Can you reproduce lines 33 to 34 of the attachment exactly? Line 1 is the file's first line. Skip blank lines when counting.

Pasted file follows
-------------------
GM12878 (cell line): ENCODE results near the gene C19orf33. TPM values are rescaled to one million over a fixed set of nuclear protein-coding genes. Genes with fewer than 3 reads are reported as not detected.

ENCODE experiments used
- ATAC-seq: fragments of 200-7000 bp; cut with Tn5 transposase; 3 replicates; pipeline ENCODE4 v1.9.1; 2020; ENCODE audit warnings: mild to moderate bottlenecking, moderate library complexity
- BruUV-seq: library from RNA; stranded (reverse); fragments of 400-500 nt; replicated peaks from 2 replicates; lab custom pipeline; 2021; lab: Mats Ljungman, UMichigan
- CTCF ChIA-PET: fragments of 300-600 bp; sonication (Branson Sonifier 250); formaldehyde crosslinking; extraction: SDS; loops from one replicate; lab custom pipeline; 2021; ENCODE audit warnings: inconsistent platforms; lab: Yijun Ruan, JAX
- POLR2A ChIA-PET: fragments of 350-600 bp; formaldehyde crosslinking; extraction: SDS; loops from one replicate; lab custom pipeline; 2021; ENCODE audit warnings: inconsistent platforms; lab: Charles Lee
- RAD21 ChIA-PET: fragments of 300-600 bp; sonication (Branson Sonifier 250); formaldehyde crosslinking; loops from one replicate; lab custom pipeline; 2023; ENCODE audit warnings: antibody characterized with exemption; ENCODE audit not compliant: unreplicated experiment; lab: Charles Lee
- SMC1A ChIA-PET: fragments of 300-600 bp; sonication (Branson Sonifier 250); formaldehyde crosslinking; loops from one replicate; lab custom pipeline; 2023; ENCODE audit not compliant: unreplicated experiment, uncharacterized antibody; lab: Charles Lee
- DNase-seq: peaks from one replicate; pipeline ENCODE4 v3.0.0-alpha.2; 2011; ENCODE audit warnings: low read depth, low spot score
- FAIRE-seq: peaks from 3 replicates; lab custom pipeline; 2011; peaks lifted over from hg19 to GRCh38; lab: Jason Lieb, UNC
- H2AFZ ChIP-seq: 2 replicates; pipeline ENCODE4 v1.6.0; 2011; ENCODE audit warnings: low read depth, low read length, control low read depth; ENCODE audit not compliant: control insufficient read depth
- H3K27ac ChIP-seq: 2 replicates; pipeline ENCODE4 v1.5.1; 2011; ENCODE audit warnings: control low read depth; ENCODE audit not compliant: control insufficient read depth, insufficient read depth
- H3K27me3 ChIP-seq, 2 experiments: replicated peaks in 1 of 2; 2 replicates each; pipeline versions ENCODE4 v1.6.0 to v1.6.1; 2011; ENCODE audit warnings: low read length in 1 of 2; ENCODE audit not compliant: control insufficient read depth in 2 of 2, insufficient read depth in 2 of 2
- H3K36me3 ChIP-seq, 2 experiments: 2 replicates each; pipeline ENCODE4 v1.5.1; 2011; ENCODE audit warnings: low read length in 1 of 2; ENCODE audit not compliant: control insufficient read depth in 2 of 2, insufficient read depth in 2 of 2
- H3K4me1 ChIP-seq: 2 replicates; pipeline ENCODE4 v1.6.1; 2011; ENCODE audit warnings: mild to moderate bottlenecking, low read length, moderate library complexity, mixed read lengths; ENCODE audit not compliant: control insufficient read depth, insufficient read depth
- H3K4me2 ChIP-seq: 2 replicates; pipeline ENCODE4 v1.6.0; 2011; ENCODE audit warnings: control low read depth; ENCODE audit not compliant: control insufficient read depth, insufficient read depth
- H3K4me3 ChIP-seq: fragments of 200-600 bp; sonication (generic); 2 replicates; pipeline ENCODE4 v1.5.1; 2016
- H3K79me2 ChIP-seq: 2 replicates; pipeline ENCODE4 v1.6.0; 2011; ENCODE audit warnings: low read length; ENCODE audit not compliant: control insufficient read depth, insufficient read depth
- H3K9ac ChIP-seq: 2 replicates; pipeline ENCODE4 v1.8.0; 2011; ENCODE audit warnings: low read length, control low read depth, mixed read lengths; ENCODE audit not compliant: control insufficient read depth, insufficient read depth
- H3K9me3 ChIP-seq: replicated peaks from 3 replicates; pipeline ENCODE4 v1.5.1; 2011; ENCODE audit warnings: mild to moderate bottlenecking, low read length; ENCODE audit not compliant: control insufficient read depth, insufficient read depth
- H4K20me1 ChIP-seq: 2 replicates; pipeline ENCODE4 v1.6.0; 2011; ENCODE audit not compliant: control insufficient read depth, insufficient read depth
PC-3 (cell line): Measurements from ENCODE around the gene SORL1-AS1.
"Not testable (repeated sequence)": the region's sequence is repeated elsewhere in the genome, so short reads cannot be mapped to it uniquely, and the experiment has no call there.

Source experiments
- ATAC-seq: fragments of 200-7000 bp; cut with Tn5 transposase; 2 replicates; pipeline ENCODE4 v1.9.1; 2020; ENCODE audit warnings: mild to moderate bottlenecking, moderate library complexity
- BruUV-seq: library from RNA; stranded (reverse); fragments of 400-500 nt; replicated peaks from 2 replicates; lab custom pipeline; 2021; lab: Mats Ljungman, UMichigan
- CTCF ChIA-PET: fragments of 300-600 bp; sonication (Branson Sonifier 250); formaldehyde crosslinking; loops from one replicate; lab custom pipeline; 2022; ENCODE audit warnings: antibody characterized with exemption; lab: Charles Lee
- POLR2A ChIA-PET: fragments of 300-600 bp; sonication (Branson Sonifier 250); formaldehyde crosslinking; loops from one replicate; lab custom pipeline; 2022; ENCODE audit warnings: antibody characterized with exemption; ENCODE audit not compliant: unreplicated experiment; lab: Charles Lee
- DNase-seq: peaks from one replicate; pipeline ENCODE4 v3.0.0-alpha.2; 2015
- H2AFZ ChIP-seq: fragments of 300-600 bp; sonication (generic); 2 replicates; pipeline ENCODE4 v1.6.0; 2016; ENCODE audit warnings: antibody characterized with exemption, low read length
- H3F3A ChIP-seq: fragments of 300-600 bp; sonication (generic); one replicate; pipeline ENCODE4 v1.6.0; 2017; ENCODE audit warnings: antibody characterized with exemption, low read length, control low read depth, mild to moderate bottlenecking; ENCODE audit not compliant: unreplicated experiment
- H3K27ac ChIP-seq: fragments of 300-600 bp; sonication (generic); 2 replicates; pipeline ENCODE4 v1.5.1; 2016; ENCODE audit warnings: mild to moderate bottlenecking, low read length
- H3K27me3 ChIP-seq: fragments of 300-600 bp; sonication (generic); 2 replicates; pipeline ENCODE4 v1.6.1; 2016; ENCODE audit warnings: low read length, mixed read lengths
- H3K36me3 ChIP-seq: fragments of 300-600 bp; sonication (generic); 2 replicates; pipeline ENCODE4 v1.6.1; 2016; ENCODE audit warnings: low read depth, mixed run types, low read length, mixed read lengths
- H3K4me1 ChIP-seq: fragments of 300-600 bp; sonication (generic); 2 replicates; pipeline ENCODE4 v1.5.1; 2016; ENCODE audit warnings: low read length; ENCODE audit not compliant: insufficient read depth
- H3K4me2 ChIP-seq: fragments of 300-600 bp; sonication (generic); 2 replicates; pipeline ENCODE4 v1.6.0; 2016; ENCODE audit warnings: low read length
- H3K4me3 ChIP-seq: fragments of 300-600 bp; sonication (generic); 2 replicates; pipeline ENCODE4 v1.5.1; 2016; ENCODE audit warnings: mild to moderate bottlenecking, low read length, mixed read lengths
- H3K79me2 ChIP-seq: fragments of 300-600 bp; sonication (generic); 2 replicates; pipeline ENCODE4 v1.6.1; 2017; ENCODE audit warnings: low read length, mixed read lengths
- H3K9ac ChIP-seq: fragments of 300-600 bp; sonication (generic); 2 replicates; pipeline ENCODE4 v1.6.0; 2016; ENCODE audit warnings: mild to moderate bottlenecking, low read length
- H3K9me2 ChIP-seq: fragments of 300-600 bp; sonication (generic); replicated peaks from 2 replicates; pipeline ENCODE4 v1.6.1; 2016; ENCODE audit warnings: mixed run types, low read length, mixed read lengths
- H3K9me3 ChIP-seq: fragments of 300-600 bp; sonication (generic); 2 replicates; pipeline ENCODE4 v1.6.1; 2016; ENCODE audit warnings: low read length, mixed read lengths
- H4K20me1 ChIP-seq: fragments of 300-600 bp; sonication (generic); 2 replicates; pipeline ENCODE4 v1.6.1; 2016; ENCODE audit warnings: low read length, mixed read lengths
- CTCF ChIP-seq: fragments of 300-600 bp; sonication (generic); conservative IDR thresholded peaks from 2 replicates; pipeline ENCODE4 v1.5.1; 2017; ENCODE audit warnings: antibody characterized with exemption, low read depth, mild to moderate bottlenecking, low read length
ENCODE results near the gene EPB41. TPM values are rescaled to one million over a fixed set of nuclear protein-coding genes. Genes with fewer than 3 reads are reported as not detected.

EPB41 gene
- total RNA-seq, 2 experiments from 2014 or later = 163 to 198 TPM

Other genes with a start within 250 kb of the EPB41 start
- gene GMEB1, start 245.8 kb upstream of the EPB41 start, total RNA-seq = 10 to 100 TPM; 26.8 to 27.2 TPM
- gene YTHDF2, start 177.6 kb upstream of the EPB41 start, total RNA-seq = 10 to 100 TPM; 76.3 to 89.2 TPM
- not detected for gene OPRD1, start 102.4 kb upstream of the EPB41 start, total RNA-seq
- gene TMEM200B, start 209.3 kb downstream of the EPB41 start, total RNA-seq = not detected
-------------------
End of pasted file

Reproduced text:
- H3K27me3 ChIP-seq: fragments of 300-600 bp; sonication (generic); 2 replicates; pipeline ENCODE4 v1.6.1; 2016; ENCODE audit warnings: low read length, mixed read lengths
- H3K36me3 ChIP-seq: fragments of 300-600 bp; sonication (generic); 2 replicates; pipeline ENCODE4 v1.6.1; 2016; ENCODE audit warnings: low read depth, mixed run types, low read length, mixed read lengths